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Tuesday, October 26, 2010

Why a loyalty oath?

David Hornik explains one of our current hot-button issues.
But why the fuss in the first place? Currently, people applying for Israeli citizenship have to pledge “loyalty to the state of Israel.” Why does extending that to “Israel as a Jewish and democratic state” cause a ruckus both in Israel, where the left calls it fascist, and abroad, where critics have called it vile, racist, and the like?

To the extent that the criticism from abroad isn’t just of the de rigeur Israel-bashing type, it often reflects a misconception. Pledging loyalty to Israel as a “Jewish state” sounds, to many, like forcing people to pledge loyalty to Judaism as a religion.

To Israelis, however, “Jewish state” has a primarily national connotation and encompasses everything from ultra-religious to ultra-secular Jews. Muslims, Christians, and members of other non-Jewish religions in Israel have full religious freedom, and the oath would do nothing to change that. It would only require immigrants to avow that Israel is a Jewish — and democratic — state, the nation-state of the Jewish people that grants full rights to non-Jewish citizens.

Denying that Israel is a Jewish state means opposing its existence, and is incompatible with loyalty.If Israel ceases being Jewish, it ceases being Israel.

And the other reason why the loyalty oath evokes such outrage is that it’s associated, and was probably originated by, Israeli Foreign Minister Avigdor Lieberman — now the chief bête noire and hate-figure both for Israel’s left and for many abroad.


And as I’ve elaborated, the issues that Lieberman raises regarding the loyalty of Israel’s Arab minority are unfortunately real. Just a few examples: while Druze and some Muslim Bedouin Israelis serve in the Israel Defense Forces, the vast majority of Muslim-Arab Israelis refuse to perform even civilian national service. A 2007 poll found 64 percent of Israeli Arabs denying Israel’s right to exist as a Jewish-Zionist state. Also that year an Israeli academic and former adviser to Prime Ministers Yitzhak Rabin and Ariel Sharon told a conference that Israeli Arabs have “a consensus view … to destroy the national Jewish project.”

That is not to say Israeli Arabs are necessarily disloyal or a lost cause as a community. But when Israel’s legitimacy as a Jewish state is under attack both at home and abroad, an oath requiring loyalty to it as a Jewish state makes sense. It also dovetails with Netanyahu’s highlighting of the Jewish-state theme in the ongoing political maneuvering vis-à-vis the Palestinians.
Indeed. And by the way, what's the pledge of allegiance anyway (yes, I know, the Supreme Court has ruled in the US that you cannot be forced to say it, but the US doesn't have an irredentist ethnic minority trying to destroy it from within)?

Read the whole thing.


At 11:22 AM, Blogger NormanF said...

The point is swearing allegiance to Israel as the Jewish State means accepting Israel is the homeland of the Jewish people. That is the sole rationale behind the oath. It is nothing more than that.

Which of course is exactly why anti-Semites hate it. It clarifies that they are opposed to Jewish sovereignty and that for them the Arab two state solution is nothing more and nothing less than a plan to destroy Israel by stages.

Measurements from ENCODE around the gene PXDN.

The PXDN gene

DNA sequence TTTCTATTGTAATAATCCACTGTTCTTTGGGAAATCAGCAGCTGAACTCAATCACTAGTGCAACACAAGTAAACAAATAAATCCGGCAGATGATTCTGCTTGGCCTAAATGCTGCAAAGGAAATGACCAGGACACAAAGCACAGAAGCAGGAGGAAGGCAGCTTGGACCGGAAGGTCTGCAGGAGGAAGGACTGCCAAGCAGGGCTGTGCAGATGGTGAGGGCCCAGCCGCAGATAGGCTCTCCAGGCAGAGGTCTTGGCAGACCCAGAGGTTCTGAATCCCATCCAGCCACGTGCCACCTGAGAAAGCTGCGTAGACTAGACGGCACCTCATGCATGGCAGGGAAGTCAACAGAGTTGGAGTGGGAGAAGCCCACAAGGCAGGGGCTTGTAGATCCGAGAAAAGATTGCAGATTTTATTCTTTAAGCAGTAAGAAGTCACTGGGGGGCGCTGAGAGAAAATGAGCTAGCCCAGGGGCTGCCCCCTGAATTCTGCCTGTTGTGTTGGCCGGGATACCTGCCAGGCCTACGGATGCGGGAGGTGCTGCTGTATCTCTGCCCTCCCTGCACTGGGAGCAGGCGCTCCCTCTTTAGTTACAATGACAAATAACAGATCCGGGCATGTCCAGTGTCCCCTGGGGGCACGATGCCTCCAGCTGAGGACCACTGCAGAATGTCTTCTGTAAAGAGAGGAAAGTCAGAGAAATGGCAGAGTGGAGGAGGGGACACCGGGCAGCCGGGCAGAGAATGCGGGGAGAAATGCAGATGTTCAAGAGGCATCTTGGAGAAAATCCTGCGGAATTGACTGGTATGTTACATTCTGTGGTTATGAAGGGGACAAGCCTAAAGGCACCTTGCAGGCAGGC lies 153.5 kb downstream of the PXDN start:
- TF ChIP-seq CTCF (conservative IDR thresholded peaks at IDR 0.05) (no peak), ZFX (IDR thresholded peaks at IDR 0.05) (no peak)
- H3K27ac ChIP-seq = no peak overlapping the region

That is why a Palestinian state would be a disaster for Israel.

At 11:49 AM, Anonymous Anonymous said...

Indeed, Carl?

Are you willing to pledge allegiance to a "Jewish" and "democratic" state in Israel?

Which one trumps which around here? The oath is essentially oxymoronic.

Count me out.

At 12:29 PM, Blogger Carl in Jerusalem said...

Shy Guy,

Obviously, I would never swear to anything except as required under Halacha. Obviously, Jewish comes first in my book. And honestly, I don't know what a pledge of allegiance means, but I don't regard it as being the equivalent of a halchic shvua.

When and if the time comes, if they insist on including Jews in this, those who choose to move here will have to ask their rabbis what to do. Fortunately, since I live here already and am already a citizen, that's not my problem.

At 12:38 PM, Anonymous Anonymous said...

Carl, it's obviously not just about you and me. It's about our fellow Jews.

This may be an impediment, even a small one, to Torah observant Jews of all varieties.

At 8:35 PM, Anonymous Anonymous said...

The Oath of U.S. Citizenship and Allegiance to the U.S. Constitution

The following United States Oath of Citizenship must be taken by all immigrants who wish to become naturalized citizens of the United States:

I hereby declare, on oath,

* that I absolutely and entirely renounce and abjure all allegiance and fidelity to any foreign prince, potentate, state, or sovereignty of whom or which I have heretofore been a subject or citizen;

* that I will support and defend the Constitution and laws of the United States of America against all enemies, foreign and domestic;

* that I will bear true faith and allegiance to the same;

* that I will bear arms on behalf of the United States when required by law;

* that I will perform noncombatant service in the Armed Forces of the United States when required by the law;

* that I will perform work of national importance under civilian direction when required by the law;

* and that I take this obligation freely without any mental reservation or purpose of evasion; so help me God.

In acknowledgement whereof I have hereunto affixed my signature. --

I believe every country has an oath for new citizens. I think this is just another case of the international community bashing Israel.


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